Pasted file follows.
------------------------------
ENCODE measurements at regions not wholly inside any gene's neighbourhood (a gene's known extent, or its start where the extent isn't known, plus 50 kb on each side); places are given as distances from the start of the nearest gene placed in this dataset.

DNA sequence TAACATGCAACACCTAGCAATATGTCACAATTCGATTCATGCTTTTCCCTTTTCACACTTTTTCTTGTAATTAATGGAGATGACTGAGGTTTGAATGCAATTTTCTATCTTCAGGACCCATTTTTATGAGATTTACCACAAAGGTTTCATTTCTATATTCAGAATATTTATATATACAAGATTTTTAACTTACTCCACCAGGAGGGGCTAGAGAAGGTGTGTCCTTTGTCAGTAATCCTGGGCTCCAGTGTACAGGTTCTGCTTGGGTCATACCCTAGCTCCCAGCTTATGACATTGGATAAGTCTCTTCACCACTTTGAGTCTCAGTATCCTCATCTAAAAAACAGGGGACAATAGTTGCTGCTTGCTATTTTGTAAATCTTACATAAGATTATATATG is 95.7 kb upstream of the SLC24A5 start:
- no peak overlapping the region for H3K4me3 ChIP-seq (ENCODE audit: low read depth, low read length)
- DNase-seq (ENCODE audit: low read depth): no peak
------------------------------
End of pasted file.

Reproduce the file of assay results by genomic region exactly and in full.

ENCODE measurements at regions not wholly inside any gene's neighbourhood (a gene's known extent, or its start where the extent isn't known, plus 50 kb on each side); places are given as distances from the start of the nearest gene placed in this dataset.

DNA sequence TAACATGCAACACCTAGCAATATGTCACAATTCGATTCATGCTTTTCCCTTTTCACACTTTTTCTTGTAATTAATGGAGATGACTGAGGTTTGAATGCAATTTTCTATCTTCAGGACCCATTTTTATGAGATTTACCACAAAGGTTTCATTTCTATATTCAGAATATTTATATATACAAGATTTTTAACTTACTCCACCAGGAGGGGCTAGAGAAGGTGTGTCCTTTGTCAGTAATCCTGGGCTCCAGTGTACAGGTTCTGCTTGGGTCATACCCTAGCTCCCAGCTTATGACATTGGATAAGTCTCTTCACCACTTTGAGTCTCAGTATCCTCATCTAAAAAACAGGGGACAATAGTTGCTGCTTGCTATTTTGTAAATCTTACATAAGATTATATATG is 95.7 kb upstream of the SLC24A5 start:
- no peak overlapping the region for H3K4me3 ChIP-seq (ENCODE audit: low read depth, low read length)
- DNase-seq (ENCODE audit: low read depth): no peak